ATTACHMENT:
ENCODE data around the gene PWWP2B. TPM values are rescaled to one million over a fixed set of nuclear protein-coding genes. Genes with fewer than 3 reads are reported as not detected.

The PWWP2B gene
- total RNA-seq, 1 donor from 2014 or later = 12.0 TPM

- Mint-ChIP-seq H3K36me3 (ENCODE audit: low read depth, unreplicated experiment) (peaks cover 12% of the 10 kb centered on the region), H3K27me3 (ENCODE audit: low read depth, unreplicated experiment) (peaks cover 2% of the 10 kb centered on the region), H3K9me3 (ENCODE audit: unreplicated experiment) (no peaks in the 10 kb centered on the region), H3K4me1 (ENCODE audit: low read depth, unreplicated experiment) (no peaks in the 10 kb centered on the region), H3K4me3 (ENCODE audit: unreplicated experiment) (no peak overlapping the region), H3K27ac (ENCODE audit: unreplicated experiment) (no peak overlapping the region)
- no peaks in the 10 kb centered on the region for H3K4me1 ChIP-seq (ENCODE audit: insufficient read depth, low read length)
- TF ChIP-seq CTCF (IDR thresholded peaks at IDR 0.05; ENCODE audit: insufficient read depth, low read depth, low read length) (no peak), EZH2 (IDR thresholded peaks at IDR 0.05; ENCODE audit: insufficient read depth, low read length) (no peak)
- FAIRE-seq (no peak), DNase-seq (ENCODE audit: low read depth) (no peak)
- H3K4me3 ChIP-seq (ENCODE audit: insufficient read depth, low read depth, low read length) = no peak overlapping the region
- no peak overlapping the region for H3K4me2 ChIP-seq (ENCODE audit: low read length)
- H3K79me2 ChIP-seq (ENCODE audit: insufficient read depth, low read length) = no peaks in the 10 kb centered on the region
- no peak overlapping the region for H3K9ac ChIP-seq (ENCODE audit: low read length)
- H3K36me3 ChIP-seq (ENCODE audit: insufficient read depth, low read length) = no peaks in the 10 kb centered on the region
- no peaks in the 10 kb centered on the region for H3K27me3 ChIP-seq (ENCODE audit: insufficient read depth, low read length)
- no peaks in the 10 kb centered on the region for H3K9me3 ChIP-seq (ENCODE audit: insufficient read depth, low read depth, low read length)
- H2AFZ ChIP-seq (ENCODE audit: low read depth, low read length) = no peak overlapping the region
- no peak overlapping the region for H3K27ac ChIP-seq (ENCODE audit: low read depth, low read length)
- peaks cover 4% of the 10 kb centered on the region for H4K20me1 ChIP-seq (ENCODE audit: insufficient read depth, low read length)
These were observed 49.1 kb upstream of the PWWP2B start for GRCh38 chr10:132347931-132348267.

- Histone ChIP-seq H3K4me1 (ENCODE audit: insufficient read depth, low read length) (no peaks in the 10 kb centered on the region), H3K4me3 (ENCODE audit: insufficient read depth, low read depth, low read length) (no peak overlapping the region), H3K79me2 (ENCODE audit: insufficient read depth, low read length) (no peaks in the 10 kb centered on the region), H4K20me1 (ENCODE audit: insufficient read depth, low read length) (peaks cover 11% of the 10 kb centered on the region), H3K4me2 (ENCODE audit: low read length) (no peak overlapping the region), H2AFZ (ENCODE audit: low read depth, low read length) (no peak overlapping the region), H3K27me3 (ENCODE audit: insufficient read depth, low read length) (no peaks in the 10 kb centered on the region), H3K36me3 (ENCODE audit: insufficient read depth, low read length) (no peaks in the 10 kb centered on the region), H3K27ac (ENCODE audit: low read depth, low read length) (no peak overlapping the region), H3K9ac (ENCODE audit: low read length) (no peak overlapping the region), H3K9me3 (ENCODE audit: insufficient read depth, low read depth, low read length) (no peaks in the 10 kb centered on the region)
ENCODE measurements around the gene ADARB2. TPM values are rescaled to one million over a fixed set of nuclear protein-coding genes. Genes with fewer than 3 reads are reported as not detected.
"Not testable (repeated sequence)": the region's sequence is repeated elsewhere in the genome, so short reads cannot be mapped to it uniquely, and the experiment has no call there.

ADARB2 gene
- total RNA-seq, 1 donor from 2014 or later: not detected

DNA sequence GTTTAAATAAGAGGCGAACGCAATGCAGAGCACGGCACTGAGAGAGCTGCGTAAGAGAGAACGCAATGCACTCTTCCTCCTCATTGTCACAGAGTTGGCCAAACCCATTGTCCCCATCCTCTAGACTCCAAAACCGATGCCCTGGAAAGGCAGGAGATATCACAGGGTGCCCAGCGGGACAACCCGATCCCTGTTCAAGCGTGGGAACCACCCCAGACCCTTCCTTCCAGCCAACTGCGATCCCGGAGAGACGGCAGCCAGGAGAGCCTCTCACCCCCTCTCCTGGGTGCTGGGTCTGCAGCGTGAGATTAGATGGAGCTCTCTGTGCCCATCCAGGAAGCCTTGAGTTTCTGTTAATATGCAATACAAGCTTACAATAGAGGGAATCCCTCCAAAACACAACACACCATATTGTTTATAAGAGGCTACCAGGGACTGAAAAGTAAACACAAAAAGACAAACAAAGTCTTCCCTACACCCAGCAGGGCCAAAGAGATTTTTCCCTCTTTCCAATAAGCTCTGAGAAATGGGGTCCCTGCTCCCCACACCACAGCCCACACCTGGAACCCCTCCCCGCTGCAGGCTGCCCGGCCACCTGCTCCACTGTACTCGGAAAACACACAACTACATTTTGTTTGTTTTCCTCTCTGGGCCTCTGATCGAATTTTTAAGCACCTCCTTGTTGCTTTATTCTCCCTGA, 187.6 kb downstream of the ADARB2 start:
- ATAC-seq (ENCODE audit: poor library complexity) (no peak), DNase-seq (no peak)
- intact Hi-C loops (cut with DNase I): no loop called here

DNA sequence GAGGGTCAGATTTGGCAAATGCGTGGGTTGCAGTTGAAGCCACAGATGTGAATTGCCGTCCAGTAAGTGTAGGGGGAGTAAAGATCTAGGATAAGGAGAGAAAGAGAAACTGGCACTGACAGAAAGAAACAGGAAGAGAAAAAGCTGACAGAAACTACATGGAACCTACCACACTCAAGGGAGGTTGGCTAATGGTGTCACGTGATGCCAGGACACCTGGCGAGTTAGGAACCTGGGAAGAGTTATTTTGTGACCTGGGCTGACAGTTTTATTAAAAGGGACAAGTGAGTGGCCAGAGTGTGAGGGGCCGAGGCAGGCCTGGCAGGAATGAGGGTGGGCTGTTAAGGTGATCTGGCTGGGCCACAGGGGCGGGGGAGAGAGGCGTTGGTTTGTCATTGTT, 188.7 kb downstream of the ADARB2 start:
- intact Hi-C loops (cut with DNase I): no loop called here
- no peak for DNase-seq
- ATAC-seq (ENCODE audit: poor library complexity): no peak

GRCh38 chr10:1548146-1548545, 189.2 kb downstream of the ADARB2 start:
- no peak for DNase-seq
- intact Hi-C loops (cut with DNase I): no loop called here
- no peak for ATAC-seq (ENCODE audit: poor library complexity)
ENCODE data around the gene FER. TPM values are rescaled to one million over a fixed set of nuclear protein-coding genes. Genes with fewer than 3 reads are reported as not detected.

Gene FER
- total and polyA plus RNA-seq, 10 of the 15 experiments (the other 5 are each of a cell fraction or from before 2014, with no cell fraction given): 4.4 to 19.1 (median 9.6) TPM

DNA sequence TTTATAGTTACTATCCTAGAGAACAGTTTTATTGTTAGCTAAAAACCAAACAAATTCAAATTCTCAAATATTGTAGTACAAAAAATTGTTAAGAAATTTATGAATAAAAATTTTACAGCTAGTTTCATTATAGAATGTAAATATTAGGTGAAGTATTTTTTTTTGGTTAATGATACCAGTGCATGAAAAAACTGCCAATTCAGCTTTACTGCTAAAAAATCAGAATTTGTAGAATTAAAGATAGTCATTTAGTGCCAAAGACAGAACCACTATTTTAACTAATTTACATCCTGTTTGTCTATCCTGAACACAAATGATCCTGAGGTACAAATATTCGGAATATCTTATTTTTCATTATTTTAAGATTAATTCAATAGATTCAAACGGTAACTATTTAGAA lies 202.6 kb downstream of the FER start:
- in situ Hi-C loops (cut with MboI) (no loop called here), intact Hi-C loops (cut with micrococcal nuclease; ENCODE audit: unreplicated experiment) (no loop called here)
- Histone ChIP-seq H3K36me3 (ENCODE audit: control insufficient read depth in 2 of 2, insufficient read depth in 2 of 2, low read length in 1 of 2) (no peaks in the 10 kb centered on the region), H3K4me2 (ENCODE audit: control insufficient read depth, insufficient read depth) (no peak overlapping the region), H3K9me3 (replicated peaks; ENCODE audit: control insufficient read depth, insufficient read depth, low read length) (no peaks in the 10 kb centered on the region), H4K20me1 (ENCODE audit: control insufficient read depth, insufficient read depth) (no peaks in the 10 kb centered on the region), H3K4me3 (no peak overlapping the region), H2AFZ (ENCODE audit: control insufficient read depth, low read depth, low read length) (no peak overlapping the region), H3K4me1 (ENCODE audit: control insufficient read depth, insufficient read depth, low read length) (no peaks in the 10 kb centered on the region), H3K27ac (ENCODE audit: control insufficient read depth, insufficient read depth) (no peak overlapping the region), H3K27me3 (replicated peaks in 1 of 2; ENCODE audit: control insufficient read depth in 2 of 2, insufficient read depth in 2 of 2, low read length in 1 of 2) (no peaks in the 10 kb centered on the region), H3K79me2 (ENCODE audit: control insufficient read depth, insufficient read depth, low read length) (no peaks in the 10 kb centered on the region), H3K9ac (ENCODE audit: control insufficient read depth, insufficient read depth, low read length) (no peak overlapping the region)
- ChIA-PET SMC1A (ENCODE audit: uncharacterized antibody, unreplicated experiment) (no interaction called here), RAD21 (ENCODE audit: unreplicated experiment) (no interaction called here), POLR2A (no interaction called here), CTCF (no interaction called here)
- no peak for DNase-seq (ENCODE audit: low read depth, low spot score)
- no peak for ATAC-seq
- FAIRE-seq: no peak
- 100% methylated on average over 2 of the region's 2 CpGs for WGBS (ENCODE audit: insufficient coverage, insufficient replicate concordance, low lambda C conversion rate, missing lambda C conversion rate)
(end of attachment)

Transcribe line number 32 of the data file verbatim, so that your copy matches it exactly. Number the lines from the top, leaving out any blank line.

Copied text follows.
- no peak for DNase-seq